Step 1. Dig hole twice as big as pot and about the same depth.
Blueberries need full sun and a rich well-drained acid soil (around pH 4.5). You can add soil amendments to make the soil more acidic. We sell a blueberry booster blend or you can make your own. For other trees and berry bushes, we recommend back filling only with the native soil and adding a good compost on top. But blueberries are the exception because they need that acid soil. However, if you are using elemental sulfur to acidify the soil don’t let it come in contact with the roots.
Step 1. Dig a hole twice as big as the pot and just a little deeper.
Step 2. Remove sod and keep separate from soil
Step 2. If you’re digging into a grassy location, remove the sod. You can compost this or use it to fill in bare spots in your lawn.
Step 3. Put soil on cardboard.
Step 3. Put soil from the hole on the cardboard. This will make it easier to blend with the blueberry booster (soil amendment). Check the hole with the pot to make sure it’s the right depth.
Step 4. Blend soil and blueberry booster amendment and put some in the hole.
Step 4. Blend the blueberry booster with the native soil and put a heaping handful into the bottom of the hole.
Step 5. Back fill, tamp down soil, and put any remaining booster around the plant.
Step 5. Center the blueberry plant and continue to fill in with blueberry booster mixed with the native soil until the soil is even with the original soil level of the plant in the pot. Tamp down gently with your foot. Put any remaining amendment around the plant.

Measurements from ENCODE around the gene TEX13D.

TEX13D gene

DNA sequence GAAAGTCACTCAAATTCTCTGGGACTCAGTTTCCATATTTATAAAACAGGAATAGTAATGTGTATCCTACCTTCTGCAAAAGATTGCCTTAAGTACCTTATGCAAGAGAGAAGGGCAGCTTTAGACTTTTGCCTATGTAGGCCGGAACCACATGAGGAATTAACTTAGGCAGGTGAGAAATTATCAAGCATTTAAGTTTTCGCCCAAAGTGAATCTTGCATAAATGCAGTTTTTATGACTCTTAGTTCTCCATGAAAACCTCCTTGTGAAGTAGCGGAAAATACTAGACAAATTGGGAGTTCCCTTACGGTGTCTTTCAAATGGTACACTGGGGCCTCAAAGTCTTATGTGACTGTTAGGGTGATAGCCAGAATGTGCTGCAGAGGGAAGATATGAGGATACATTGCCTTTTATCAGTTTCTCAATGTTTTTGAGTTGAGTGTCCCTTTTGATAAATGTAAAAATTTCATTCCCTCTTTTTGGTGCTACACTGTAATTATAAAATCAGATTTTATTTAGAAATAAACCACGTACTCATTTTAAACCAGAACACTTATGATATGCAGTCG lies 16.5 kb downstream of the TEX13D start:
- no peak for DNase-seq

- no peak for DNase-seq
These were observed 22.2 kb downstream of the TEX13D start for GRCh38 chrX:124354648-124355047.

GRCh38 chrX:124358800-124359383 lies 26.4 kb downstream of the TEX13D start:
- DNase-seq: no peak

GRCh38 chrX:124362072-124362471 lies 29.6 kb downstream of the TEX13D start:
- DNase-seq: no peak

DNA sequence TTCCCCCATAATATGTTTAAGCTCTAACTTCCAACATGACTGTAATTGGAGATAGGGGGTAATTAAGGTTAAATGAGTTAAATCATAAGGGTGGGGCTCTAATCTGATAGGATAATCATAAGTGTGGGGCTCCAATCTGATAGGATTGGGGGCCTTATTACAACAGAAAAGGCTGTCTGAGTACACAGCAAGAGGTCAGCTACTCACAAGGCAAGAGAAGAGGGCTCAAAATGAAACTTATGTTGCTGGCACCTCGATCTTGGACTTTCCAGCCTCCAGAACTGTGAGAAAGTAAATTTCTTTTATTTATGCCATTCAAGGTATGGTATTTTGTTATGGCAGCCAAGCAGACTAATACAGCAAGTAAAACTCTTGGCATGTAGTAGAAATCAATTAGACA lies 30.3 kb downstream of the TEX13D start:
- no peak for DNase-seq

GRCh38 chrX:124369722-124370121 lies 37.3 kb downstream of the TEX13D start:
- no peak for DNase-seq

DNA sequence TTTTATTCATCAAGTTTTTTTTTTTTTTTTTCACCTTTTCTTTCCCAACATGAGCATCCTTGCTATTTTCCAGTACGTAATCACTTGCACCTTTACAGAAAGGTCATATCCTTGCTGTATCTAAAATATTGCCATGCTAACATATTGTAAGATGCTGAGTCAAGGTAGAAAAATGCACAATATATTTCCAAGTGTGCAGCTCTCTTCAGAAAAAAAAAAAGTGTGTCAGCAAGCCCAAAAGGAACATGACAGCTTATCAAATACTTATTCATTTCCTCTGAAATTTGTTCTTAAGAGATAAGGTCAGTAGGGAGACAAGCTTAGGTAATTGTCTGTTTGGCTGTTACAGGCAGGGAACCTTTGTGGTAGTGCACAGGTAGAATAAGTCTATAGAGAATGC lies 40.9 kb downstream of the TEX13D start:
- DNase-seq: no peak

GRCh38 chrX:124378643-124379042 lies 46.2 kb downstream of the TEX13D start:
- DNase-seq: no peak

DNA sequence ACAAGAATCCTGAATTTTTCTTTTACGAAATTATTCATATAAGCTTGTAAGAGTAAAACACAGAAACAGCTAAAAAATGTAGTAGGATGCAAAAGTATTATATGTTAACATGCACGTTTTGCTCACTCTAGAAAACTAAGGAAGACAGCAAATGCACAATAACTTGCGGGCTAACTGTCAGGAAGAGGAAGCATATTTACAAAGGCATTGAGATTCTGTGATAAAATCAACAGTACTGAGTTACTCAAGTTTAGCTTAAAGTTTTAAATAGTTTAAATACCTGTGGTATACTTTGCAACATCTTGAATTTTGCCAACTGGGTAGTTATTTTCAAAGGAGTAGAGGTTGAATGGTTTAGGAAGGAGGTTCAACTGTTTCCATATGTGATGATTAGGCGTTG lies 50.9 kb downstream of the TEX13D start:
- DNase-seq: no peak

Step 6. Water in well.
Step 6. Water in well. Usually, a couple gallons for a small berry bush and more for larger bushes and trees. Go slowly so the water has time to infiltrate. The water helps soil settle into any air pockets as well as soaking the back filled soil.
Step 7. Sheet mulching with cardboard plant collar.
Step 7. Make a cardboard collar for your blueberry plant by cutting a slit on one side into the middle of the cardboard. Make a small hole there, big enough for your bush. Carefully slide the collar around the bush. This is called sheet mulching. The cardboard provides the necessary grass and weed control critical for bushes and small trees. Blueberries are especially susceptible to grass and weed pressure.
Step 8. Wood chips hold down the cardboard, but in the case of blueberries they also add more acidity.
Step 8. Softwood shavings, wood chips or pine needles should be added on top of the cardboard. We put them on thick for blueberries. Over the season, the cardboard will break down and the softwood shavings will add acidity and biodiversity to the soil as they break down. Adding fresh compost, sheet mulching, and topping the cardboard with softwood shavings, wood chips, or pine needles should be done every spring. Even large blueberry bushes are impacted by weed and grass pressure.
For most other bushes and trees, we recommend hardwood shavings (if you can get them) just enough to hold down the cardboard. But always softwood for blueberries.